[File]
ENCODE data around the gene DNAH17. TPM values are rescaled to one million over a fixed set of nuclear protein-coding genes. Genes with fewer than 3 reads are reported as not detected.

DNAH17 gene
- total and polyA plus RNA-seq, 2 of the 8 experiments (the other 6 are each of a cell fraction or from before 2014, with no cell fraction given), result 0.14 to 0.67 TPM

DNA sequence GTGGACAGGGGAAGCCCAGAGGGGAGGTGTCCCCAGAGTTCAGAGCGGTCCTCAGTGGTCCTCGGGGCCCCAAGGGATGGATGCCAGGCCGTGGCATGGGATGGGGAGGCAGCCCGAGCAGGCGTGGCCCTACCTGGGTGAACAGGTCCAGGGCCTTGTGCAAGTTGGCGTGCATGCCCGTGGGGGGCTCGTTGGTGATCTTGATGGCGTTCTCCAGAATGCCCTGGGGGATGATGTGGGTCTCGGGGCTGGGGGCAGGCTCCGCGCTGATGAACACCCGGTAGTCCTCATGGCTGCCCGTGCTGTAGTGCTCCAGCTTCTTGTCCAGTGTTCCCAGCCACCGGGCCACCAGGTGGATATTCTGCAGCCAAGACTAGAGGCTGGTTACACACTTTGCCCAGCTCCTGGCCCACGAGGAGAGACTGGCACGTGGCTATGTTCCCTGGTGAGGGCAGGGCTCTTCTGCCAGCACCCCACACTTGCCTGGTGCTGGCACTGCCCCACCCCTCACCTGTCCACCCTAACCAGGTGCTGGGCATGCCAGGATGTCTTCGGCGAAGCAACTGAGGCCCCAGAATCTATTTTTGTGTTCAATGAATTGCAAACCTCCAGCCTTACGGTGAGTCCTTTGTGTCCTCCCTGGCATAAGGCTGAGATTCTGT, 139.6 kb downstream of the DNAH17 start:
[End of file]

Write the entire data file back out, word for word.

ENCODE data around the gene DNAH17. TPM values are rescaled to one million over a fixed set of nuclear protein-coding genes. Genes with fewer than 3 reads are reported as not detected.

DNAH17 gene
- total and polyA plus RNA-seq, 2 of the 8 experiments (the other 6 are each of a cell fraction or from before 2014, with no cell fraction given), result 0.14 to 0.67 TPM

DNA sequence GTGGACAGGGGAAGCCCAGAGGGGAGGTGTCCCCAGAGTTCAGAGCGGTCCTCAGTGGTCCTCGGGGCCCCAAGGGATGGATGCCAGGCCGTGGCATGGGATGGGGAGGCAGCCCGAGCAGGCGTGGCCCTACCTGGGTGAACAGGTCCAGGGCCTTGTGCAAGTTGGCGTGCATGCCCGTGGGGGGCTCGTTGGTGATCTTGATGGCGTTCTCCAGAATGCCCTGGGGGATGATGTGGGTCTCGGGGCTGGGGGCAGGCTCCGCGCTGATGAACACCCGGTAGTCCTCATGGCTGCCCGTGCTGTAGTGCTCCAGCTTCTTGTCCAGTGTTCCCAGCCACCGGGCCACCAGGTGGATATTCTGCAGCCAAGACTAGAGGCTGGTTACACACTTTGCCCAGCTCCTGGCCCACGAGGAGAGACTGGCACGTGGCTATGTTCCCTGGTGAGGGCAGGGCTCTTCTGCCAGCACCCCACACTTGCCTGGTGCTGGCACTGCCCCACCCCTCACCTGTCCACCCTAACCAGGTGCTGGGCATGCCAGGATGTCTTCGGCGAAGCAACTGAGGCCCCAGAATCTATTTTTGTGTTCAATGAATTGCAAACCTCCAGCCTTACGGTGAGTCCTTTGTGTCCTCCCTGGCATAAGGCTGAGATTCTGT, 139.6 kb downstream of the DNAH17 start: